I thought that I had finally exhausted the possibilities of Victorian ghost stories to write about at Halloween time. I have covered the Jameses, Henry and M.R., LeFanu, as well as all the anthologies (here, here, and here), or so I thought. But one dark, rainy, October afternoon, while prowling the quiet stacks of the library in forlorn hope of discovering something occult, I came across a mysterious, worn, leather-bound tome whose title, as best it could be read, was Necronom…. OK, it was actually an unusually warm autumn day, bright and sunny, the library was packed, and the book was a trade paperback copy of The Oxford Book of Victorian Ghost Stories, edited by Michael Cox and R.A. Gilbert. It was a good find nonetheless, and most likely safer than dipping into the Necronomicon, that accursed text.
Here, the editors have assembled a fascinating collection of less common ghost stories from both well-known writers of the Victorian period as well as those whose star has perhaps fallen (or maybe never really rose). Le Fanu is here as is Elizabeth Gaskell. Fantasist George MacDonald has a place as do Arthur Conan Doyle, Charles Dickens, Robert Louis Stevenson, Rudyard Kipling, and E. Nesbit. Many of these authors are better known for other genres of work than ghost stories, but I can attest that they all can raise the hair on the back of your neck in a fashion suited to the season. A host of lesser known writers also appear in the collection. I particularly enjoyed R. S. Hawker’s “The Botathen Ghost” from 1867, a story of a haunted preacher in 17th-century England.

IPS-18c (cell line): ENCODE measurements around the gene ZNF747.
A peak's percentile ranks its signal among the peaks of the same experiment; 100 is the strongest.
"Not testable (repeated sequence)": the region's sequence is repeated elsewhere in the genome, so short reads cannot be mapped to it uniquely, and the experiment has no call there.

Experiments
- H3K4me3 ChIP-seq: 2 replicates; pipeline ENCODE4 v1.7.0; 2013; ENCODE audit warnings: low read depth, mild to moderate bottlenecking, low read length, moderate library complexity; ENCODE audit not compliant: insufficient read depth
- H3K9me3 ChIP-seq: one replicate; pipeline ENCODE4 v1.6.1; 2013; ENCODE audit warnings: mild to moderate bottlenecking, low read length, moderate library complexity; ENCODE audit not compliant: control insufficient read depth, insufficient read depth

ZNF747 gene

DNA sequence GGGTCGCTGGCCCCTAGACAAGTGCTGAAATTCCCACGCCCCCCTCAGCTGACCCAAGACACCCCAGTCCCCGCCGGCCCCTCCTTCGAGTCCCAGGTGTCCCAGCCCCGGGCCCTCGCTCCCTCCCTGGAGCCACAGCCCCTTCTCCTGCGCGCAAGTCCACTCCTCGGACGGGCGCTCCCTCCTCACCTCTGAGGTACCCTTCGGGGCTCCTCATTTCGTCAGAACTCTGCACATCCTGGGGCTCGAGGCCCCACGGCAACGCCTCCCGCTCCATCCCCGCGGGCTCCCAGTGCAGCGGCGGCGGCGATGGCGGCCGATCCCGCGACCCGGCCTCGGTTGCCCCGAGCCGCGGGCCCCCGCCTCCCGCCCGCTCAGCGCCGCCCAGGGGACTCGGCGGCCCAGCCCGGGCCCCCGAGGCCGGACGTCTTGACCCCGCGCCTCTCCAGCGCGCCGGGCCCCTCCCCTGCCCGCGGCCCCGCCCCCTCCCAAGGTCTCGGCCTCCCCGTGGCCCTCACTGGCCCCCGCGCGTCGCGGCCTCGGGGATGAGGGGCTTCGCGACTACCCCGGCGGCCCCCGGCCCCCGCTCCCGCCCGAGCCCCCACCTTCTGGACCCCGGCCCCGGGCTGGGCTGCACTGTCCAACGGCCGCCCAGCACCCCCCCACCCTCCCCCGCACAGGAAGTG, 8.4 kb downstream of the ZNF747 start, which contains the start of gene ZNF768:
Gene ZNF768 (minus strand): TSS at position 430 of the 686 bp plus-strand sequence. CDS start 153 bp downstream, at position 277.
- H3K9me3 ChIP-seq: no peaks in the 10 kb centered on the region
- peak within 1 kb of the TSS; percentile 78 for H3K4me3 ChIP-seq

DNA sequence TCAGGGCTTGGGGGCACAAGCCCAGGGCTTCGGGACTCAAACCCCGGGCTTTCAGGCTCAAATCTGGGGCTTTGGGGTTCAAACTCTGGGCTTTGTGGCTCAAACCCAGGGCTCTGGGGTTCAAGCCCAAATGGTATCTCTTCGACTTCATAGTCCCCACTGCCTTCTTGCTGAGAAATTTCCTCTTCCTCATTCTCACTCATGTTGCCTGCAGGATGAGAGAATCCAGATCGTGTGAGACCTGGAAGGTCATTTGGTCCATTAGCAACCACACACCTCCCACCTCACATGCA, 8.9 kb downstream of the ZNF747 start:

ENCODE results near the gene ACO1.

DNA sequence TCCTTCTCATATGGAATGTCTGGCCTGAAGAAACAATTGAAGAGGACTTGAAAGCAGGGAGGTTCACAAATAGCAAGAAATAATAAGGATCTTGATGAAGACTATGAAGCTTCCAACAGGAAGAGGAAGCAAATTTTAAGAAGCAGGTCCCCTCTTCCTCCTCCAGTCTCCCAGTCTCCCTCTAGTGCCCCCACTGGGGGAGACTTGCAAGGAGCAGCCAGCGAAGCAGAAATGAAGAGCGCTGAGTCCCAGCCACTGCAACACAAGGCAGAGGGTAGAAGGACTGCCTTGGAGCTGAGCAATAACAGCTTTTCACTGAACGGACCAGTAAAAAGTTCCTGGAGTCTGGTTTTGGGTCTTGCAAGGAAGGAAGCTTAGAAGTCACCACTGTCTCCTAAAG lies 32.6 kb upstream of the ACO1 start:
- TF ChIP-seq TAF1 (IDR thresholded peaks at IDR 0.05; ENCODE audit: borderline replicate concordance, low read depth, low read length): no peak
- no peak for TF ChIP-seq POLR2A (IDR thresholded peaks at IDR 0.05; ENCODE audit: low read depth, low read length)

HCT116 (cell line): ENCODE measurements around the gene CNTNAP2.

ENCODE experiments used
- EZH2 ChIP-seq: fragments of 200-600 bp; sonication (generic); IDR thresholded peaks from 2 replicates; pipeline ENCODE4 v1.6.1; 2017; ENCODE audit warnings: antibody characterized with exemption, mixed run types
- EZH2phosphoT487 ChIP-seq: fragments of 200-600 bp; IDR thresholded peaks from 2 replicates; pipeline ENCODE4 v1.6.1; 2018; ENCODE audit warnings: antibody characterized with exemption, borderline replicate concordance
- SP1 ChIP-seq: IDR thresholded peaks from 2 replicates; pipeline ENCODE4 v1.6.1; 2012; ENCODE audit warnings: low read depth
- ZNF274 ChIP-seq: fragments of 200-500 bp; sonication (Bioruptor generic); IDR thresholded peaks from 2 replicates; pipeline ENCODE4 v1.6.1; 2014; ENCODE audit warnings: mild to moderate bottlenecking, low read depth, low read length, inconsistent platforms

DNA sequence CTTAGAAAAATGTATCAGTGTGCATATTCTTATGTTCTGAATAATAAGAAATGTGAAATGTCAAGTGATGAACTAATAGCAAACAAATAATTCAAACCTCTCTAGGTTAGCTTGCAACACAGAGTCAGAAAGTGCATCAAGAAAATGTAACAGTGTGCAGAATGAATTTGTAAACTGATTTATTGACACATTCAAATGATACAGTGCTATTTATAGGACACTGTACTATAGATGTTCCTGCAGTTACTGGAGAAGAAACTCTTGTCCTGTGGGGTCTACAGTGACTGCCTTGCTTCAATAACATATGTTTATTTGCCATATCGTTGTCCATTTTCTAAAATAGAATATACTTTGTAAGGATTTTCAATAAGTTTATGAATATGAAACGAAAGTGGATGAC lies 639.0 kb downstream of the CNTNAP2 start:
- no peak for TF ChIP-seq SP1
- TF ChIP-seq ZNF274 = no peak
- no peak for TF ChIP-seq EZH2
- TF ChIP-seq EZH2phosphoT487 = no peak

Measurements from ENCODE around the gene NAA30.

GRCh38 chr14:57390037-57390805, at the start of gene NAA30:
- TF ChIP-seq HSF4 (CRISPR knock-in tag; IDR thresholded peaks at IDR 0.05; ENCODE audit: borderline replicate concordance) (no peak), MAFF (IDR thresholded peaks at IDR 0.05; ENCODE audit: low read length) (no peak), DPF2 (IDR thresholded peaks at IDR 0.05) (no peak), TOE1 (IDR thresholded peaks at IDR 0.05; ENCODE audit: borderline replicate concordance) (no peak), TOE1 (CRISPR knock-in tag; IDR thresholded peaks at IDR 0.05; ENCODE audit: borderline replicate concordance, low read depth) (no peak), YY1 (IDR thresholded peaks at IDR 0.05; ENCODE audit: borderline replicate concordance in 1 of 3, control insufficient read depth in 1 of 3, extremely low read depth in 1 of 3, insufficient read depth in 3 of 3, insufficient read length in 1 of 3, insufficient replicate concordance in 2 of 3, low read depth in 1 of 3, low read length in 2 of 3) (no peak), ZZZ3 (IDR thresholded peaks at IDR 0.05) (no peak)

Like most early ghost stories, these tales appeal more to psychological terror than the gore and violence that seem to dominate contemporary horror writing. Revenants, arcane objects, and unusual books and paintings are often at the center of the tale, and handling them as often as not is definitely the wrong thing to do. These are great stories for reading aloud, as many of them probably were intended to be. But also just fun reading in the fall when the dark comes early, and the shadows begin to creep.
Check the WRL catalog for The Oxford Book of Victorian Ghost Stories.